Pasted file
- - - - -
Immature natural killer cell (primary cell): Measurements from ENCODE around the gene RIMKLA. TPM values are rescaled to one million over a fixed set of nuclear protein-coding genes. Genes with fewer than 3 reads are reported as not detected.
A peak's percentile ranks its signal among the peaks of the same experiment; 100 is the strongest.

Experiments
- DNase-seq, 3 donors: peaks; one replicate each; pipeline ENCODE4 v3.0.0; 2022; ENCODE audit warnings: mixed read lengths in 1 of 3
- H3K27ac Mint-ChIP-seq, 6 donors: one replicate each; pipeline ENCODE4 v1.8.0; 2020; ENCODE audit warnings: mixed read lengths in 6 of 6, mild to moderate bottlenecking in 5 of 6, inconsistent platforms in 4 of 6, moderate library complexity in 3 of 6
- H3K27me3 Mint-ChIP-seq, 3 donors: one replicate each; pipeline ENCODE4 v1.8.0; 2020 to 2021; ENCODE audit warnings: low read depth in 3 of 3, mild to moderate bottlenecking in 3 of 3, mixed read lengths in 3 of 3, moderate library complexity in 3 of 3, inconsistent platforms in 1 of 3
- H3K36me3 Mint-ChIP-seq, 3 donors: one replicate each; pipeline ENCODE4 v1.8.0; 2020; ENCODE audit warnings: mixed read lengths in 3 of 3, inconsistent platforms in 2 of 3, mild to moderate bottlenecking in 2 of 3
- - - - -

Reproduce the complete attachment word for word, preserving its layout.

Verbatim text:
Immature natural killer cell (primary cell): Measurements from ENCODE around the gene RIMKLA. TPM values are rescaled to one million over a fixed set of nuclear protein-coding genes. Genes with fewer than 3 reads are reported as not detected.
A peak's percentile ranks its signal among the peaks of the same experiment; 100 is the strongest.

Experiments
- DNase-seq, 3 donors: peaks; one replicate each; pipeline ENCODE4 v3.0.0; 2022; ENCODE audit warnings: mixed read lengths in 1 of 3
- H3K27ac Mint-ChIP-seq, 6 donors: one replicate each; pipeline ENCODE4 v1.8.0; 2020; ENCODE audit warnings: mixed read lengths in 6 of 6, mild to moderate bottlenecking in 5 of 6, inconsistent platforms in 4 of 6, moderate library complexity in 3 of 6
- H3K27me3 Mint-ChIP-seq, 3 donors: one replicate each; pipeline ENCODE4 v1.8.0; 2020 to 2021; ENCODE audit warnings: low read depth in 3 of 3, mild to moderate bottlenecking in 3 of 3, mixed read lengths in 3 of 3, moderate library complexity in 3 of 3, inconsistent platforms in 1 of 3
- H3K36me3 Mint-ChIP-seq, 3 donors: one replicate each; pipeline ENCODE4 v1.8.0; 2020; ENCODE audit warnings: mixed read lengths in 3 of 3, inconsistent platforms in 2 of 3, mild to moderate bottlenecking in 2 of 3